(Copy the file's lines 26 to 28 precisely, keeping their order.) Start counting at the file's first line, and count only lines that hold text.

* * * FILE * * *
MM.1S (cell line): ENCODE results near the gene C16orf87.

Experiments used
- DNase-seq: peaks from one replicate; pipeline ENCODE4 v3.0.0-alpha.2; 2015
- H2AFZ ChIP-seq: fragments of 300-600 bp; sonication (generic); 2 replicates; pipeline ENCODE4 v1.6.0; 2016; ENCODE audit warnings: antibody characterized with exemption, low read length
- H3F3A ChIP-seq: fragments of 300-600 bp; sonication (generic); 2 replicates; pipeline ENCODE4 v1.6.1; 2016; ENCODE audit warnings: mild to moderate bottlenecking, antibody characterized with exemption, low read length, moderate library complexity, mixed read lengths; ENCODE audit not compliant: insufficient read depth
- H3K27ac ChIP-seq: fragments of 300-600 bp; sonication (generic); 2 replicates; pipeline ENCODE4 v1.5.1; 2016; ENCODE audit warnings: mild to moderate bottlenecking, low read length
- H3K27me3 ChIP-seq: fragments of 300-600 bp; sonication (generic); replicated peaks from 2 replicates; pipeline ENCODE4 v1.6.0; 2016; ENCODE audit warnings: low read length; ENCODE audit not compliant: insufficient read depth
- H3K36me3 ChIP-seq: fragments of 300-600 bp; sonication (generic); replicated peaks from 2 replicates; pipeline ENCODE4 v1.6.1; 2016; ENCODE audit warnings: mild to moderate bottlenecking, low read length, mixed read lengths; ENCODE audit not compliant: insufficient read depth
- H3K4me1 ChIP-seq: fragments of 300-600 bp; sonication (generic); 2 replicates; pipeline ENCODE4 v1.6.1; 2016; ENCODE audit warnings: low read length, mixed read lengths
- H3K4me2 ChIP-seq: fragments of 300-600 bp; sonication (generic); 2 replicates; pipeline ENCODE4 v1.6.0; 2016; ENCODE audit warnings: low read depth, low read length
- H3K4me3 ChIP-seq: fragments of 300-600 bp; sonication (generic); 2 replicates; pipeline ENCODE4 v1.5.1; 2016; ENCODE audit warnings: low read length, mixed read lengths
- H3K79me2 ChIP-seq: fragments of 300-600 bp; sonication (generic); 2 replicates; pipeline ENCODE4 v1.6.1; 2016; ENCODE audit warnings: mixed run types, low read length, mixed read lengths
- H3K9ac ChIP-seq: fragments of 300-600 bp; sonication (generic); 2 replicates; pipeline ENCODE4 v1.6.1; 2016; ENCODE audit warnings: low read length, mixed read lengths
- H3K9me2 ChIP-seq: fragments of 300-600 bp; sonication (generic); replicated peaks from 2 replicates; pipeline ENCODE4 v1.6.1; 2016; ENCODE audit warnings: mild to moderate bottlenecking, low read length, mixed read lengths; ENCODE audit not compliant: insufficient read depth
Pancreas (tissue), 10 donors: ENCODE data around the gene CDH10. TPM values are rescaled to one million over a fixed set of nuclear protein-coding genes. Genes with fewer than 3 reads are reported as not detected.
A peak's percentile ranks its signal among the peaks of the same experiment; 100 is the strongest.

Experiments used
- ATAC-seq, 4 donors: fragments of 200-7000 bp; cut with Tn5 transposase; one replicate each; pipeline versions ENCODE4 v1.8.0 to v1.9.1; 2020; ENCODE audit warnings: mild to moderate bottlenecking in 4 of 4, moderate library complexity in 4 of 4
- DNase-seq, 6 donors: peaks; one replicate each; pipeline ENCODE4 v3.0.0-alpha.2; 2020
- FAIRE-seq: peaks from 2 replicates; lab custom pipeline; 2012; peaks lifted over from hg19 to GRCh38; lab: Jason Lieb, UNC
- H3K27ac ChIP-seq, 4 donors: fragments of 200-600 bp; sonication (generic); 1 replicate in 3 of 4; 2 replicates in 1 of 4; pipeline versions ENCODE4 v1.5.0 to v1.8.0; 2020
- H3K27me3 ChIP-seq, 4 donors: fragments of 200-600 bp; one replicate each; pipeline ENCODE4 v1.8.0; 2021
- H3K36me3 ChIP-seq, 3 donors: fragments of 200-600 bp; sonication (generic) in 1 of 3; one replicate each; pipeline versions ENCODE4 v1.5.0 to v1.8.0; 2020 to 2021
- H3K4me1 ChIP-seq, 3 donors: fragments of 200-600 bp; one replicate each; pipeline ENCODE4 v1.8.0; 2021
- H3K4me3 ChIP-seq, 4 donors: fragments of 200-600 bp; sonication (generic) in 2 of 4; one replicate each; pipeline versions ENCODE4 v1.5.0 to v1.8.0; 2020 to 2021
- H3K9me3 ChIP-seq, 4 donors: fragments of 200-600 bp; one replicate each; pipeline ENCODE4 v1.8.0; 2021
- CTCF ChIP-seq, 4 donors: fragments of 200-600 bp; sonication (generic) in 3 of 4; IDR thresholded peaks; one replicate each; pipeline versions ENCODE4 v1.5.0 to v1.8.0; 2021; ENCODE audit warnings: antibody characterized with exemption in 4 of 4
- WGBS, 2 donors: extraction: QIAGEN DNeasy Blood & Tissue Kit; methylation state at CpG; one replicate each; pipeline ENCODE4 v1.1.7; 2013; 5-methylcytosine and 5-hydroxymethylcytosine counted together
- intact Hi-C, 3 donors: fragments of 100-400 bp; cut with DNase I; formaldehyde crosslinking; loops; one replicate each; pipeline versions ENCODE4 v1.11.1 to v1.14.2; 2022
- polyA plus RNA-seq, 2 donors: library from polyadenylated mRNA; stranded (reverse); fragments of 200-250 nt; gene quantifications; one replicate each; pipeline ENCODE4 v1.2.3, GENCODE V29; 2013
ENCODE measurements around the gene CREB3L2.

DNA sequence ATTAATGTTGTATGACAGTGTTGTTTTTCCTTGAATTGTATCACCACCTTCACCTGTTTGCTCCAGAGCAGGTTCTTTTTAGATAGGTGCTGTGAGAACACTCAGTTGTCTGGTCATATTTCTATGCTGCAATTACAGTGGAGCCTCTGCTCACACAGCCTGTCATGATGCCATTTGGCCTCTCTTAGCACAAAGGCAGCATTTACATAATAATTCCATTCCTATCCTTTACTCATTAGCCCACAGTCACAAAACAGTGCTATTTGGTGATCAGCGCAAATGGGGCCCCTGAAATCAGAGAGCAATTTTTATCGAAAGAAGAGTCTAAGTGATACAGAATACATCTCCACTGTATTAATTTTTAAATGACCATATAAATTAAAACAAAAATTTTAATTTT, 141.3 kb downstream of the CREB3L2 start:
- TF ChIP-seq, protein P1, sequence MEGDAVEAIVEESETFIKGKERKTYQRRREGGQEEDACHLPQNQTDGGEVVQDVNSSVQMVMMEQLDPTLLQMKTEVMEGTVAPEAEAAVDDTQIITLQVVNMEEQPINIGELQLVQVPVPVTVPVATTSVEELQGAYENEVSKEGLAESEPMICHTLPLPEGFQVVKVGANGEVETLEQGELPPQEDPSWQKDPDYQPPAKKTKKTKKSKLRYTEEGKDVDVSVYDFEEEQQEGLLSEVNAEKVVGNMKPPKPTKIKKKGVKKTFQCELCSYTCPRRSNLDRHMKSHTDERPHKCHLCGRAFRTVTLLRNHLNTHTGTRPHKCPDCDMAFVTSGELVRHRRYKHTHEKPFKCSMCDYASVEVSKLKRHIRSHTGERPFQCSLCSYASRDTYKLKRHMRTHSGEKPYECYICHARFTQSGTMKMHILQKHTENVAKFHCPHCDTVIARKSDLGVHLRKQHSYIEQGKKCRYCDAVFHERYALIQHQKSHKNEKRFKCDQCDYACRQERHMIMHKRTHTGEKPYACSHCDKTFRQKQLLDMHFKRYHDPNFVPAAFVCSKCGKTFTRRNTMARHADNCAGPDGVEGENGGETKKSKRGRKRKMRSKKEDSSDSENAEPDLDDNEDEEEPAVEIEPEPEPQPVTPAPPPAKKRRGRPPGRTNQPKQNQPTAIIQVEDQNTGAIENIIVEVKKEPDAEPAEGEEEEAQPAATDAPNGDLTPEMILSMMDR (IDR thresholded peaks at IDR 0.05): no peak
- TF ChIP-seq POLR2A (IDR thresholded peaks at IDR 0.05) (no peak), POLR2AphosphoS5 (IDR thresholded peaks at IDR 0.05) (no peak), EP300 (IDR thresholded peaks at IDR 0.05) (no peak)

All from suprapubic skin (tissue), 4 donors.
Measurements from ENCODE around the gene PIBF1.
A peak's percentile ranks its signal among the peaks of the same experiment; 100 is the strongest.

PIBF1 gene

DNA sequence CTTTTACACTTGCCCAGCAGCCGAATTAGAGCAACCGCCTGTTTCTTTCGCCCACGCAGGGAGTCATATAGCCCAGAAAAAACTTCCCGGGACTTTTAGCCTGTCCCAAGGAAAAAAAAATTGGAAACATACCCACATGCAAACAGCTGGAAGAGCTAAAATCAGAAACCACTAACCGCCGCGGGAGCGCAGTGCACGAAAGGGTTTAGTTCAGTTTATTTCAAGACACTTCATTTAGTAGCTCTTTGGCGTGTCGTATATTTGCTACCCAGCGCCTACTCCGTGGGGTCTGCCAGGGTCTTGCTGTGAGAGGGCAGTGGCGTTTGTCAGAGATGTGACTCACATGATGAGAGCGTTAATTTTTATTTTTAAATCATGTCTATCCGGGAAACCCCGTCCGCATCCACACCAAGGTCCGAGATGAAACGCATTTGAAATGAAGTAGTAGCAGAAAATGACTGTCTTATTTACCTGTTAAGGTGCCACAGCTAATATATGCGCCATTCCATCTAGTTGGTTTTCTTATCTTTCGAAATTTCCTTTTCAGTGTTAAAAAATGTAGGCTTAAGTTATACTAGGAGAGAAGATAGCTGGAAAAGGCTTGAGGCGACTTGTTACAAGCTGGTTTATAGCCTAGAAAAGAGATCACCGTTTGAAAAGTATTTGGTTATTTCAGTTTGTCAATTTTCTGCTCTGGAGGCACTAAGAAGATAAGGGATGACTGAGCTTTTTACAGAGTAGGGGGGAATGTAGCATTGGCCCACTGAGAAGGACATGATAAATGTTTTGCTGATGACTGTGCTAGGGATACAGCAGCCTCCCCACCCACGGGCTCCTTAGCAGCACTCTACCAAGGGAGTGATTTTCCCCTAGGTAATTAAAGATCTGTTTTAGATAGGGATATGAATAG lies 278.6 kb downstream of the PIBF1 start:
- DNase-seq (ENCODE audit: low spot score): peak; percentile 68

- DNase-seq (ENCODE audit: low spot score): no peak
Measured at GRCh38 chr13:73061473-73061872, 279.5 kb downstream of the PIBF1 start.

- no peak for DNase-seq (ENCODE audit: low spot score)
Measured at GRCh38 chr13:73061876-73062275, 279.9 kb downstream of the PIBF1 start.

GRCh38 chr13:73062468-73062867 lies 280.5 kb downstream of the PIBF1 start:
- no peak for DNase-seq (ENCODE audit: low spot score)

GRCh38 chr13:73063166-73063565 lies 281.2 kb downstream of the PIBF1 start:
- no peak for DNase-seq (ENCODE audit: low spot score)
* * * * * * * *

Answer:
- H3K9me3 ChIP-seq, 4 donors: fragments of 200-600 bp; one replicate each; pipeline ENCODE4 v1.8.0; 2021
- CTCF ChIP-seq, 4 donors: fragments of 200-600 bp; sonication (generic) in 3 of 4; IDR thresholded peaks; one replicate each; pipeline versions ENCODE4 v1.5.0 to v1.8.0; 2021; ENCODE audit warnings: antibody characterized with exemption in 4 of 4
- WGBS, 2 donors: extraction: QIAGEN DNeasy Blood & Tissue Kit; methylation state at CpG; one replicate each; pipeline ENCODE4 v1.1.7; 2013; 5-methylcytosine and 5-hydroxymethylcytosine counted together